Quote of the Week

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Quote of the Week

WHOOPS! Here I was thinking that the interplay between sex work and forced labour was complex and multi-causal, involving structural factors like poverty, identity-based discrimination, and anti-migration policies! BUT IT’S ACTUALLY INCREDIBLY SIMPLE! Turns out pimps (or, as they’re also known, “drug dealers”!) are simply luring young girls into the game with sequinned knicker shorts and the “Single Ladies” video, and if Beyoncé would just put some damn clothes on, the sex trafficking industry would dissolve!

Sorry to snark, it’s just that I can’t seriously engage with your evidence-devoid theory. The anti-sex trafficking cause is already thick with moral panic, misinformation, and ill-informed, PR-boosting celebrity activists, and you’re cluttering the already-diminished discourse with further nonsense. This wouldn’t especially bother me if it weren’t for the fact that theories like yours spawn attitudes and policies that actively harm sex workers. You are ignoring the freely available perspectives and requests of real-life sex workers because they interfere with your romantic notion of the Prostituted Woman as a forlorn, passive victim who needs to be saved. If you engage with sex workers before you form a view onwhat’s oppressing them, you might find that criminalisation and stigma are higher-priority concerns than mythical drug-dealing pimps wielding persuasive charm and Beyoncé’s hotpants.

Maddie Collier at the Pantograph Punch writes An Open Letter to Rakhi Kumar, Beyonce Hater: Your Feminism is Not My Feminism

Quote of the Week

When I moved to Atlanta I was made aware of a peculiar pastime of the city’s white frat boy elite. They apparently enjoy getting drunk and visiting one of the city’s many legendary black strip clubs rather than the white strip clubs. The fun part of this ritual seems to be rooted in the peculiarity of black female bodies, their athleticism and how hard they are willing to work for less money as opposed to the more normative white strippers who expect higher wages in exchange for just looking pretty naked. There are similar racialized patterns in porn actresses’ pay and, I suspect, all manner of sex workers. The black strip clubs are a bargain good time because the value of black sexuality is discounted relative to the acceptability of black women as legitimate partners.

Tressie McMillan Cottom on Miley Cyrus, the commodity that is being desirable, and “brown bodies as white amusement parks.”

Quote of the Week

I won’t fund my use dishonestly. I promised myself that. If I can’t fund it thru work, I don’t use. This is the thing—no one sees sex work as a way junkies can use honestly. They just see it as a problem.

—KC with some real talk on her tumblr

(Please use the comments section to shamelessly self-promote your blog or tumblblog, so we can include it in our survey of the sex worker blogosphere when choosing the Quote of the Week.)

Quote of the Week

Let’s try a thought experiment. ‘Every year thousands of people are promised a job as a dancer, but sadly, they end up here.’ The curtain rises on someone working in a tailor’s shop. That doesn’t quite work the same way, does it? We don’t automatically assume that it would be sad to work in a tailor’s shop (because that would be a horrible and classist thing to assume) and we certainly wouldn’t represent the problem of some people suffering abuse in the textiles industry by showing images of someone  just doing their job. Nor would it make much sense to witness the dawning realisation of a potential customer looking in the window who will never again have a pair of jeans adjusted now he knows that some people in tailoring shops were promised jobs as dancers.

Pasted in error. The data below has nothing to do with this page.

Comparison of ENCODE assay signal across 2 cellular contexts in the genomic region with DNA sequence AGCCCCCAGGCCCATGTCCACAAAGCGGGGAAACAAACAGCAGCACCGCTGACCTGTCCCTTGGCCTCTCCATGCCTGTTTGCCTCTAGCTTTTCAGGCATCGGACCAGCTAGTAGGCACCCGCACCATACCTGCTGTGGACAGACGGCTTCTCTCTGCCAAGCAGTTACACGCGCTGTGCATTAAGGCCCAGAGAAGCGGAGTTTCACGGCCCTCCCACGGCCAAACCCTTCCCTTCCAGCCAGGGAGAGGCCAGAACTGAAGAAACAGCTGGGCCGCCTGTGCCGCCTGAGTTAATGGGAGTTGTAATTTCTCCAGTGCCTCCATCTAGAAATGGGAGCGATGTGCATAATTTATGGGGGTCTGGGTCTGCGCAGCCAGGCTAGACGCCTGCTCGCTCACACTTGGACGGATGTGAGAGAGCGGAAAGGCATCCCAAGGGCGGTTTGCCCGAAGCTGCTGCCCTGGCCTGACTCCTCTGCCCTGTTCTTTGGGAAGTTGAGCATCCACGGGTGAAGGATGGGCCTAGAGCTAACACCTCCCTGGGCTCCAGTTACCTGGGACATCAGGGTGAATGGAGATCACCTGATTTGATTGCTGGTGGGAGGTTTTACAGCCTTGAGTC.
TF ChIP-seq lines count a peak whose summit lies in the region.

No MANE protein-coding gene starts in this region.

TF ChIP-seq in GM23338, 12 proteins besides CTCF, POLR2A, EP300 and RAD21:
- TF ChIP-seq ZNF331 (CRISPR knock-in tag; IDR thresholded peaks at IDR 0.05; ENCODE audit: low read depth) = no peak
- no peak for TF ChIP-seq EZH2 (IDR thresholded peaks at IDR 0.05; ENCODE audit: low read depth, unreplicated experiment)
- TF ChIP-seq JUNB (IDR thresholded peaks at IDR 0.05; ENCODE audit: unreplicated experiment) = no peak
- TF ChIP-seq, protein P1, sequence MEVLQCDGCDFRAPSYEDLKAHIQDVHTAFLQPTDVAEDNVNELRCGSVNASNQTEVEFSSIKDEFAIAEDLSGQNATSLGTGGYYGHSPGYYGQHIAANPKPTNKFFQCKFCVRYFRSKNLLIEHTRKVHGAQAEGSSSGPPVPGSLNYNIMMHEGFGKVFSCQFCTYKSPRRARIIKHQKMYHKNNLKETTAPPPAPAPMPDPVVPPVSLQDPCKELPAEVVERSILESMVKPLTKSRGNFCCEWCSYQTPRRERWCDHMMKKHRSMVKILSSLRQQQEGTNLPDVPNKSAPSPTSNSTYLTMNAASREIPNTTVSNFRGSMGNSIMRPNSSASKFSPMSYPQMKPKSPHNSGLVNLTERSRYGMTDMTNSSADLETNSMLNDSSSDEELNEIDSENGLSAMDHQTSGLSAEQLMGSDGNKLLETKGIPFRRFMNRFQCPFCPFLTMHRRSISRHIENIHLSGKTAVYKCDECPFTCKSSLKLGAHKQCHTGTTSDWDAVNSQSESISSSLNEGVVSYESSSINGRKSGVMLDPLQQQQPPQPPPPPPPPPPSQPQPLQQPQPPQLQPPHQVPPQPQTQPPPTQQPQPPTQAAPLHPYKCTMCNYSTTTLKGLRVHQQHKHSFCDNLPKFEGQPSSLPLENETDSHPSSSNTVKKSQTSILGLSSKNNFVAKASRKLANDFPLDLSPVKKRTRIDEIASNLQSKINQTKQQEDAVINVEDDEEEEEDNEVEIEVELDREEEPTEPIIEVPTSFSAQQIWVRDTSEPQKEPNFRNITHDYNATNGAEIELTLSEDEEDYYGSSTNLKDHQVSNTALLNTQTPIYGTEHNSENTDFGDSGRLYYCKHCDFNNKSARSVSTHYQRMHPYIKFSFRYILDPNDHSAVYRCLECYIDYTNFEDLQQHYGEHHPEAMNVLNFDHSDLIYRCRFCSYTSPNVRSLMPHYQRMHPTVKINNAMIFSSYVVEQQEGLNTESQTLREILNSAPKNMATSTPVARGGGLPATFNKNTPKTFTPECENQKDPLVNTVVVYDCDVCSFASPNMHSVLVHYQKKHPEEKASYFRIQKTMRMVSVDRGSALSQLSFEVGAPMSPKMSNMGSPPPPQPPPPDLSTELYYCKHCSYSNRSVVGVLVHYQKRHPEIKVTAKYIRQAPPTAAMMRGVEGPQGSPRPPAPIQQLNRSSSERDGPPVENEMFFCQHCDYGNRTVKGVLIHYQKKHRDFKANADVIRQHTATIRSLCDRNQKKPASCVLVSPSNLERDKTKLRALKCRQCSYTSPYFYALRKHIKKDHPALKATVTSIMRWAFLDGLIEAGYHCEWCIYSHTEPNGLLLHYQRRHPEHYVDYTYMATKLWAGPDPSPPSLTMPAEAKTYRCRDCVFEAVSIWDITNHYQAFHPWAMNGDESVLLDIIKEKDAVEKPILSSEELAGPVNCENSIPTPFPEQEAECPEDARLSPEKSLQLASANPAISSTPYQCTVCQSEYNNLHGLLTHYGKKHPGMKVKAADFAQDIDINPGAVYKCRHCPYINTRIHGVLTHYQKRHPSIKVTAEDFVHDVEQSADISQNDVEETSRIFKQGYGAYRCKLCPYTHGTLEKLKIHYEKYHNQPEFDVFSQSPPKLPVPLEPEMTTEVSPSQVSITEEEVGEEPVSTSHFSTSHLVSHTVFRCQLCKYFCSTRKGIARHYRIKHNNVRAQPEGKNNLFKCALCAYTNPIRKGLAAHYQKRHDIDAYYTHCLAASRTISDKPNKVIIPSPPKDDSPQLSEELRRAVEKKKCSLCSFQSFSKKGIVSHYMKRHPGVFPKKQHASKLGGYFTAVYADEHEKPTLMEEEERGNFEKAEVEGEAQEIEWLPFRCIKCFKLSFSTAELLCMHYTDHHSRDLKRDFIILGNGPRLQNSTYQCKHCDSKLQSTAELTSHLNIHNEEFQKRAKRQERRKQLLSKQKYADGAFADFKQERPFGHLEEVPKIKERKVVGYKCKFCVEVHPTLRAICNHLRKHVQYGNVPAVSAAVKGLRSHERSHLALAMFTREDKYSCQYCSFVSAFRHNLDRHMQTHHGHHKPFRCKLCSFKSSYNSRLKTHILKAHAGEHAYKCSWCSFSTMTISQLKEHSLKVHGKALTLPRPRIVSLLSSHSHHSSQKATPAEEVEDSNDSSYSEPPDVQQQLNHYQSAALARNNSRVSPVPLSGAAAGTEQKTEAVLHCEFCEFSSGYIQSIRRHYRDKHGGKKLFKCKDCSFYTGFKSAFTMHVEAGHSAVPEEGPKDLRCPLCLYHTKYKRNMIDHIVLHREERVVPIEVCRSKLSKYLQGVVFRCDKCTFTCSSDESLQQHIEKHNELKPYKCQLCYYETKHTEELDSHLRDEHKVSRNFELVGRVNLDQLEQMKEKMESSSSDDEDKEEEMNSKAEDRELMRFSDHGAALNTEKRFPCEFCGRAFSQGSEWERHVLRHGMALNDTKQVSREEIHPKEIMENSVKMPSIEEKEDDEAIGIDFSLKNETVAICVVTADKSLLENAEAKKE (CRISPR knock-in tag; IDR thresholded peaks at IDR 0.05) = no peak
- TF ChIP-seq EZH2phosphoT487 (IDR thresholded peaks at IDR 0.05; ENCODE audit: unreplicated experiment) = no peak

Eithne Crow takes on a video that claims to be anti-trafficking but is, unsurprisingly, mostly the same old anti-sex work propaganda we’re so regular exposed to.

Quote Of The Week

…please, please, don’t tell me that sex work is ALWAYS “violence against women.” Don’t tell me that my sweet, awkward, unable-to-find-dates client who pays me for two hours and MASSAGES me, without having sex, in a candle-lit room, because I tweeted that I had a bad day, is exploiting or violating me. Don’t tell me that the outcall guy, in a wheelchair, who also can’t find a partner who isn’t a judgmental fuckface, wanting some affection and a blow-job (because he’s never even been touched sexually before) is violent. Don’t tell me that my 65 year-old divorced client, who can’t navigate modern dating, and who just wants to be kissed while I jerk him off, is doing anything wrong. He isn’t. And neither am I. They don’t deserve to be arrested for that. I shouldn’t be harassed, intimidated by police, and forced to retire from sex work (out of fear of being outed) because of moral panic, which, thanks to police now targeting independent sex workers in Southern Ontario, I’ve now had to do. I’ll be applying for welfare next week, because I still have to pay for luxuries like rent, food, tampons, and soap. Are you happy now, radfems? Will you be satisfied when myself, and a lot of my community, will be forced to move back in with our parents (those of us lucky enough to have such options), or go hungry, or live on coffee because it suppresses our appetite?

THIS is the REAL WORLD consequence of your misguided and ignorant campaigns. I’m happy that you want to help those who want to exit sex work. But I am pissed, angry, and occasionally suicidal because you see fit to fuck with the last option I had for basic survival. What the FUCK am I, and folks with a lot less privilege and options than I have, going to do now? Work and risk jail, or getting put on some list that will show up at borders, welfare offices, and RCMP stations?

-Brazen Lee in “An Open Letter To Anti-Sex Work Activists” at her blog